I will never be pregnant, never be protected by the father of my child, never be loved as the mother of his child, never love like you love, and never be loved as you're loved. I will never mean as much to anyone as you do. Imagine that, mums. Believe me, you don't know you're born.”

    I read Isabelle’s piece about her boys several times. Realised my reaction, as it’s a theme I’ve read here before. Slept on it. Woke, and felt compelled to comment. Whether or not any blog/social media piece is written for a specific audience (as Isabelle says, herself and the regular commenters), by publishing it it becomes public and open to comment/discussion.

    Whatever you all may think, I’m not a troll. I don’t go around putting snarky comments on blogs to spark reaction. I worked hard on how I expressed my original comment so it wasn’t a snark, but an honest reaction. The hostility saddens me. A couple of months ago I had a medically required hysterectomy. Even though I hadn’t reached menopause, I was, realistically, too old to have children. But the long, vertical, painful scar on your belly as you lie in the women’s ward and hear around you the cries of newborn babies such as you’ve never had and never will (an interesting cruelty of modern medicine, lumping us all together on the one ward, as though there could be no possible impact of one on the other) and the all-day sounds of children and families visiting them…. walk a mile in my shoes, perhaps. Did I need to tell you that private information so you might better understand? I had to keep my door shut all day or I would have been in tears all day. I’m utterly grateful that thanks only to my sister’s intervention I was not put in a shared room with a new mother.

    (the second part of this comment follows)

  7. (A response from Anonymous: part 2 of three)

    Isabelle, you write brilliantly on so many things; clever, insightful comments and observations on ordinary life (which is what most of our lives are, whether or not we blog). I’m not in the UK; where I am, some blogs are archived by the national library as documents of people’s lives. More than once I’ve thought that if the Scottish or UK national library has a similar program, yours is a blog that should be nominated, as a window for the future on twenty-first century Edinburgh, social history of the kind that all too often gets lost. So I don’t want to move on, since there is so much here that I do enjoy. As I said in my comment.

    “Irritating” was not a word I used. Nor “whinge”. Any blog is a construct, a version of a life/lives, and I did specifically say that you can write what you choose. I’m not one for “tutting”. I didn’t hear that radio program: if I had, I probably would have agreed with the idea, as poems can express with great clarity and comfort how we feel in sorrow and loss. Maybe so many of his first responders being parents whose children have gone to university is a reflection of who’s able to listen to radio programs at that time, the particular demographic and their particular circumstances, and who has time to phone in with their response.

    To your commenters:

    “Woman up” – I’m not sure what is meant. That my point wasn’t valid? That my point of view is not to be acknowledged? I did not say I didn’t appreciate this blog. I am sorry you feel the way you do. I have to say that ‘woman up’, in the context of my recent surgery, leaves me with a bitter taste in my mouth (although you could not of course have known this when you made the comment). As one commenter said, we are all fighting demons. And I do own poetry books.

    The absence of a name seems to have bothered a lot of you. I apologise for this. I was so focused on trying to express myself with clarity and care that I omitted a name. Does it make you feel better to know I’m Megan? Or Margaret? Or Mary? As I said earlier, you can clearly tell I’m neither a troll nor a troublemaker but an honest commenter and reader. Do you want to know if I have a blog so you can leave comments on that? You are entirely happy with Isabelle’s family being (anonymously) Daughter 1 and Grandson, but attack/reprove me? Call me Mary if it makes you feel better. Having told you something so personal about myself, I’m not now comfortable in giving you another name.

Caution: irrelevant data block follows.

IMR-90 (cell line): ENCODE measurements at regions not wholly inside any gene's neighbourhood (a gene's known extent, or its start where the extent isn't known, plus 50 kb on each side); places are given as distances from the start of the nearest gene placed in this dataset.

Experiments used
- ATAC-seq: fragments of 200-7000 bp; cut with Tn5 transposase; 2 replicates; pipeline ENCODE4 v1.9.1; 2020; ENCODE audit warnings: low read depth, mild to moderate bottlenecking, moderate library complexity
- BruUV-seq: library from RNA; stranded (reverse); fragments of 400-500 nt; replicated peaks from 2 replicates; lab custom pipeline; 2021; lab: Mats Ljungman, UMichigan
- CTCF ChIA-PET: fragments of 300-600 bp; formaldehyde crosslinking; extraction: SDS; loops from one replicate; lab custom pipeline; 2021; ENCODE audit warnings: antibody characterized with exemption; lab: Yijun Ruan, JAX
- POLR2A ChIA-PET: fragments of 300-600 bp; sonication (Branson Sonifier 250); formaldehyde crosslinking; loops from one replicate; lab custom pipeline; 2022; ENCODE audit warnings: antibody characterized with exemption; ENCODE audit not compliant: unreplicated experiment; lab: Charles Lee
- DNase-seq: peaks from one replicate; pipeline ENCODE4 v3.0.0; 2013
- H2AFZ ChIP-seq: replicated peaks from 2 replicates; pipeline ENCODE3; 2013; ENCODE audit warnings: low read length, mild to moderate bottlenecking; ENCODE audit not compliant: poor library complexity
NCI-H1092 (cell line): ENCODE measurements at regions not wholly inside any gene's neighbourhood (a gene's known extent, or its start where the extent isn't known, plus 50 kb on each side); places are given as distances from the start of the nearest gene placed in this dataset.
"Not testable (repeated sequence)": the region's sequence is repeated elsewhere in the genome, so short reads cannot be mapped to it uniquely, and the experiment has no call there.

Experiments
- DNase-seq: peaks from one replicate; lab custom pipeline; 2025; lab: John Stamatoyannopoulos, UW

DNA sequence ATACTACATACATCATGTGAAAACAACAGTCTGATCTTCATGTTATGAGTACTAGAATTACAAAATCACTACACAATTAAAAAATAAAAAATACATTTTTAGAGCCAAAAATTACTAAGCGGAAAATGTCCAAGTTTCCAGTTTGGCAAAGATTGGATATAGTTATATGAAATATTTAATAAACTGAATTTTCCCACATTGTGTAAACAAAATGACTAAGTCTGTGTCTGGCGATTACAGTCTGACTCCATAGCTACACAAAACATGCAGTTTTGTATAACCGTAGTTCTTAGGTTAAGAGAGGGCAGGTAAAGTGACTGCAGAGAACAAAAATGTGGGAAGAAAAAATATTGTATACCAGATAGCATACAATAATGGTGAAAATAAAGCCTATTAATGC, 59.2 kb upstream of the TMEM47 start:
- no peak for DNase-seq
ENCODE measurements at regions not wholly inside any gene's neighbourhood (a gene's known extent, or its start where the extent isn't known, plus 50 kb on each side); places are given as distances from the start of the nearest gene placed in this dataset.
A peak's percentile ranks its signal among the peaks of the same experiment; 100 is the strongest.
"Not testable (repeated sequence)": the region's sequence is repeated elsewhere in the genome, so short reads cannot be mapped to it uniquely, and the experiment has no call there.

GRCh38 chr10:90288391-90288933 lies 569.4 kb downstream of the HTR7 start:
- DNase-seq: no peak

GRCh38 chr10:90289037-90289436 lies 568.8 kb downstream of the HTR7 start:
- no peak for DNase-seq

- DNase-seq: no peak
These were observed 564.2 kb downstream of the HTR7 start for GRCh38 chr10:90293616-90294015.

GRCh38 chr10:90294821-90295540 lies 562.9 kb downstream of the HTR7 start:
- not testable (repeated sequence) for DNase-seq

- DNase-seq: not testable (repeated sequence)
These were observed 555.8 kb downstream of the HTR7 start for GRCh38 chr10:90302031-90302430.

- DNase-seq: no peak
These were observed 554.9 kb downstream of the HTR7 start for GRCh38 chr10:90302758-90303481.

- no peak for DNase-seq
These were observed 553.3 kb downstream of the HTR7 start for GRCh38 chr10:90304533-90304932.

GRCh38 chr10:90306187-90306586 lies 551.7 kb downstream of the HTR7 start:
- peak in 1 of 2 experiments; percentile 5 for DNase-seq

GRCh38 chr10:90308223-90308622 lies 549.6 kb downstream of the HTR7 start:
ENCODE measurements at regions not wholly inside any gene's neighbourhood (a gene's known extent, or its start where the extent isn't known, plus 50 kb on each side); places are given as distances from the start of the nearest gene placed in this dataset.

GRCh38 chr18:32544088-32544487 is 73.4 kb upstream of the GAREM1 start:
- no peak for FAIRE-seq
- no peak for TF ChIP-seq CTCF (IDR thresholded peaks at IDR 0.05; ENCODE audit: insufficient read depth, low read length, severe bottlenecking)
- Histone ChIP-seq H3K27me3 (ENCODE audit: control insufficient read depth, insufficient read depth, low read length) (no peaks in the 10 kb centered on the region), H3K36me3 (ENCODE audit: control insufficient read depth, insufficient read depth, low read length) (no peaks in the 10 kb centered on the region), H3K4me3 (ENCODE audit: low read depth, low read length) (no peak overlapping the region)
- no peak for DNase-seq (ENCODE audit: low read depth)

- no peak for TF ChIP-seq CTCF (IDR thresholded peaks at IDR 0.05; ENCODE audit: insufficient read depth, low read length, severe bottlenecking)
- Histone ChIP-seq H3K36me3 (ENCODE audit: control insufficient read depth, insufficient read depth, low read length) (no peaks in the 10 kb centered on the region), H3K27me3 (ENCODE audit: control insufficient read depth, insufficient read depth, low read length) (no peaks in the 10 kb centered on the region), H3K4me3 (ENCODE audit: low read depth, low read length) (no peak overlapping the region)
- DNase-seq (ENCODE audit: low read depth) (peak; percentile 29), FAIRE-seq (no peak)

(this is going to take three comments to complete, so the third and final piece follows)

  8. (A response from Anonymous, part three of three)

    No malice was meant. If you read it into what I wrote, then I’m sorry you feel that way. I guess, given my recent experiences, the blog entry pushed a big button for me, hit a most tender spot. In my work, I engage every day with teenagers whose lives span the range from very much wanted to not much wanted at all, so my working life is full of the children I will never have myself. I am childless, but my life is far from being so. But it’s not the same, just as Isabelle’s students were not the same as her own children. It’s funny/sad (especially since they’re teenagers) when they forget themselves and call you “Mum” – they’re hugely embarrassed. It’s the only time I get called that, and it’s by accident. But with decades of working with them, I also know it’s my job to help them learn and think and grow wings and undertake their own lives and journeys, that they will grow up and out and on into the world and leave their childhoods behind. I take joy in all the children in my personal life, those in the wider family and those of friends and so on. I’m not a cranky child-hating crone. I know very well that every moment with a child is not a moment of utter joy.

    So, you’re as entitled to your opinions as I am to mine. No harm was meant, but an observation/perspective from a different life. I wish so very badly that I had children, but I never will. Nor grandchildren. I count the blessings I do have and make the most of the good life I do have. Better to see the glass half-full than half-empty.

    Is this my 100 lines? Do I, like an inconvenient pedestrian, have to now move along and go away? Do I not deserve a seat at this table, or a voice here unless I agree? I find it hard to believe that is what is meant.

    Best wishes to each of you in the varied lives represented here,


  9. Each person has a point of view. Each feeling is valid. We mothers/wifes are blessed and we know it....and hopefully no-one gloats about their situation. I am sad for Mary but hope that she continues to read and Isabelle continues to post.

  10. Mary and Isabelle: this exchange is so powerful, I hope you can both see it as an enriching and honest response to the most basic of human experiences.

  11. Thank you for all your comments but please, that's enough on this post.